High Cost of Green Energy Looms over Middle Class in Obama's Second Term

Two of the world's leaders in green energy production also have the world's highest residential energy costs.

Danish academic and writer Bjorn Lomborg posted a graph on his Facebook page highlighting the high cost of electricity in countries with a big commitment to green energy:

Denmark leads the world in wind power per capita. Germany is the world leader for solar power per capita. Both energy forms require heavy subsidies. Not coincidentally, Denmark and Germany lead the world in highest costs of electricity for households, with the lowest cost in the US.

In a related post, Lomborg adds, "Real German electricity prices for households have increased 61% since 2000. One quarter of household costs now stem directly from renewable energy." You could say that, thanks to green energy, residential electricity prices have skyrocketed.

This is timely because in his second inaugural speech Monday, President Obama indicated that green energy and climate change would be priorities in his next term. He even warned that the "path towards sustainable energy sources will be long and sometimes difficult." There is every reason to believe this is a promise he will keep.

Prior to his election in 2008, Obama told a group of journalists that under his cap and trade system, "if somebody wants to build a coal-powered plant they can. It's just that it will bankrupt them..."

The cap and trade system never made it through Congress, which was busy with Obama's healthcare reforms, but new EPA restrictions on coal-powered plants have led to shutdown announcements around the country. According the Sierra Club, which opposes coal use, 55 plants have announced intentions to shut down by 2015.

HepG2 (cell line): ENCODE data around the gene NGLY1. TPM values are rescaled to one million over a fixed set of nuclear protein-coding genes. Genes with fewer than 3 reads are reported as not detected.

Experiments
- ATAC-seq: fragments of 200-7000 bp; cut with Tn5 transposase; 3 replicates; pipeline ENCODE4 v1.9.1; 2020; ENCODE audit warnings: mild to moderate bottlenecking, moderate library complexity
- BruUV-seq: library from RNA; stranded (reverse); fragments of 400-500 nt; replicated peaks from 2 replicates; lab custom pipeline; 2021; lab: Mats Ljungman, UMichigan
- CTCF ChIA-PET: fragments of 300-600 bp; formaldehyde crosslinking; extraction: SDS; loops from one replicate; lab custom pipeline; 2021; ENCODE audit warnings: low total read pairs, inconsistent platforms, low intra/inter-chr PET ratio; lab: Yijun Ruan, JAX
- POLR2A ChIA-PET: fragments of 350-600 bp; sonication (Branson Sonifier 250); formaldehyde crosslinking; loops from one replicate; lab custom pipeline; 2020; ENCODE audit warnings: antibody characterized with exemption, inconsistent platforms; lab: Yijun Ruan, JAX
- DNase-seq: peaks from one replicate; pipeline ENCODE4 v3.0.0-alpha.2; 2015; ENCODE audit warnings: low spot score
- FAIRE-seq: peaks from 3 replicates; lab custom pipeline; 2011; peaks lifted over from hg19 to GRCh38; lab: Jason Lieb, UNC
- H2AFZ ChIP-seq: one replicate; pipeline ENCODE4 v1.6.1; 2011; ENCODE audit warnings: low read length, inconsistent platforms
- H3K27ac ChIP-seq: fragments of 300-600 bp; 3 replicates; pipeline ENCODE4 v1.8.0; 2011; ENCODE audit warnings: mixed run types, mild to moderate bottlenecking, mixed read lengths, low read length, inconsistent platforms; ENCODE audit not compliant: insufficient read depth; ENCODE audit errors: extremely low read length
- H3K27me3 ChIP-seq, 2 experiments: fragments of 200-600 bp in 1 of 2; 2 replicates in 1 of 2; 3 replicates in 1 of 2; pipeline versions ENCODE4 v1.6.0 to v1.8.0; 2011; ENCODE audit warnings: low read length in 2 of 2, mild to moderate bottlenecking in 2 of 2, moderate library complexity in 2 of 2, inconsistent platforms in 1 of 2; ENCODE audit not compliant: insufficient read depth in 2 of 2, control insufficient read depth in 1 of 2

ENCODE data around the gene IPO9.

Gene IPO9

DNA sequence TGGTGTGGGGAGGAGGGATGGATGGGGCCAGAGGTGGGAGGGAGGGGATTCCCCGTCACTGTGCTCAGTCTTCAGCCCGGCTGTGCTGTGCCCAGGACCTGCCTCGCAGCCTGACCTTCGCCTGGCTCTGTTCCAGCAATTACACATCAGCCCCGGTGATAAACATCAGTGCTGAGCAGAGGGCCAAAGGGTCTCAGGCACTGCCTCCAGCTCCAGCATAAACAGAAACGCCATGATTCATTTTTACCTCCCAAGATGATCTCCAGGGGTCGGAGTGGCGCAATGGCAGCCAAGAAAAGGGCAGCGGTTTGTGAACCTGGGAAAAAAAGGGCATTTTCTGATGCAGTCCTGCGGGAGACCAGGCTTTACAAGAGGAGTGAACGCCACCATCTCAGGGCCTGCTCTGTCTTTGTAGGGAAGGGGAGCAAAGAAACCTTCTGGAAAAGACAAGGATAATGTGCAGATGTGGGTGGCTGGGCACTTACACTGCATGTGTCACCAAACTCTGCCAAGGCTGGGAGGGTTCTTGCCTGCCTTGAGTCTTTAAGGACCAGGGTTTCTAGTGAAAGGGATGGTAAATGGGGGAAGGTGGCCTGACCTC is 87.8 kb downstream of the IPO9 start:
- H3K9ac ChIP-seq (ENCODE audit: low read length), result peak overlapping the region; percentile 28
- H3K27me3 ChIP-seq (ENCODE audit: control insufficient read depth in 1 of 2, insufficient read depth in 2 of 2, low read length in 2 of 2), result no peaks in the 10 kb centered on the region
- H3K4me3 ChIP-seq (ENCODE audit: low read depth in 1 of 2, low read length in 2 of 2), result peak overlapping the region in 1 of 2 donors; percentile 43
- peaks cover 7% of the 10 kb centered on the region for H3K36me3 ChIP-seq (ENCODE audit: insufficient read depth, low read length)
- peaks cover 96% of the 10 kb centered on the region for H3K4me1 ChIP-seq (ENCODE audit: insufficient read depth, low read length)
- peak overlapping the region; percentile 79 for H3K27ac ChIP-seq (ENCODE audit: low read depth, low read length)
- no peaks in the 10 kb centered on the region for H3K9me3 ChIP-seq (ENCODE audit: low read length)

In his first term, Obama also disapproved, temporarily, the Keystone XL pipeline which would bring oil from Canada to the Gulf Coast. A revised path for the pipeline was approved by Nebraska Governor Dave Heineman on Tuesday, meaning the last hurdle is the State Department's decision to allow it to cross the US-Canadian border. A final decision is expected some time in March.

The pipeline would add tens of thousands of jobs in the U.S.; however, environmentalists have waged a campaign against it. Canadian writer Ezra Levant has called the multi-million dollar environmental campaign "industrial sabotage." Obama may see the sacrifice of these jobs as part of the pain along the "path towards sustainable energy."

We won't know how Obama plans to put meat on the bones of his environmental promises until at least March. Based on his track record and the high cost of green energy in Europe, it's possible skyrocketing electricity prices are a promise Obama will decide he needs to keep this time around.


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